Wild bees provide a third of pollination to California crops
By TIM HEARDEN
BERKELEY, Calif. -- University scientists assert their study on the importance of wild bees to farming makes a case for preserving grasslands that provide a key habitat for the bees.
California agriculture reaps between $937 million and $2.4 billion a year in economic value from free-living bee species that pollinate crops, according to University of California-Berkeley researchers.
About one-third of the value of the state's agriculture comes from pollinator-dependent crops, representing a net value of $11.7 billion a year, the study found.
The research, published in the June issue of the journal Rangelands, debunks a widely held assumption that wild pollinators are not a significant source of crop pollination. Indeed, wild bees provide an estimated 35 percent to 39 percent of pollination to the state's crops.
"We were pretty surprised by that result," said Claire Kremen, an environmental science associate professor at UC-Berkeley and the senior author of the study.
Kremen said the researchers expected wild-bee pollination to occur the most on the edge of the Central Valley, where farmland is adjacent to natural habitat.
"If you get a kilometer or so away from natural habitat, you're not getting wild bees," she said. "What I attribute (the high percentage) to is the topographic diversity of the state. You have these agricultural valleys like Salinas Valley ... surrounded by a lot of incredible natural areas."
Kremen and other researchers say the study reinforces the notion that preserving rangelands has significant economic value, not only for ranchers who graze their cattle but also for nearby farmers.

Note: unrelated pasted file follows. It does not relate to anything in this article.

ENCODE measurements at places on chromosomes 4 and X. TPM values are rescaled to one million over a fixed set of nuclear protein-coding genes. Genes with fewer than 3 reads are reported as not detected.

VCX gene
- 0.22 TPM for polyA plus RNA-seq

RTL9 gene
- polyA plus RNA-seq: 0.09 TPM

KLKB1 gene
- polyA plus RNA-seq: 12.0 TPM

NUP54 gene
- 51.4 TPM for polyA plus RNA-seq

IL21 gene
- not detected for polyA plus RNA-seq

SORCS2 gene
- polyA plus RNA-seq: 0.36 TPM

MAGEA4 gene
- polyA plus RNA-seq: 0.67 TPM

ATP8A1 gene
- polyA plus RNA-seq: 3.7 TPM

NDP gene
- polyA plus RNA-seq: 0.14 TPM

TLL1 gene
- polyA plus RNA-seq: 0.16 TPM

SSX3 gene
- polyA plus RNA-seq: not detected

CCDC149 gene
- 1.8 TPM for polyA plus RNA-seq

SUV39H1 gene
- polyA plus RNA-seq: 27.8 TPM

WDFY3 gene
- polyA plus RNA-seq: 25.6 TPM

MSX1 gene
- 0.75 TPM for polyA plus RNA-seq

The study comes as some California farmers and ranchers manage their land to benefit native pollinators, partly as a result of the 2008 Farm Bill, notes Ria de Grassi, the California Farm Bureau Federation's director of animal welfare, livestock and agricultural research policy.
The legislation included provisions for landowners to encourage native pollinators as well as managed bee colonies, she told the Capital Press in an e-mail.
"The new report appropriately points out the importance of conserving California farmland, including rangeland, because of its environmental and economic benefits," she said.
Kremen notes the use of wild pollinators can save farmers at least some of the cost of placing rented hives, and she suggests three ways that landowners can enhance their wild bee habitat.
First, riparian buffers would provide habitat for bees and other wildlife as well as flood control and water purification, she said. Secondly, building hedgerows of native plants around farm borders would promote pollinators and natural enemies to pests without taking land out of production.
"The other thing I firmly believe in, although it's more of a stretch for a lot of growers, is bringing more diversity into the crop field itself," Kremen said. "Different crops on the farm field that bloom at different times ... are less subject to pest outbreaks and require less pesticides."
She said wild bees could help take pressure off honeybees, as nearly all available colonies in the United States must now be used to pollinate California almonds. As a result, evidence shows honeybees are suffering from nutritional deficiencies, she said.
"Farmers know what they're doing," Kremen said. "The farmers who are near natural habitat don't bring bees in. ... They don't pay for something they don't need. If they're bringing them in, it's because they need them."
UC-Berkeley study on wild pollinators: http://www.srmjournals.org/toc/rala/33/3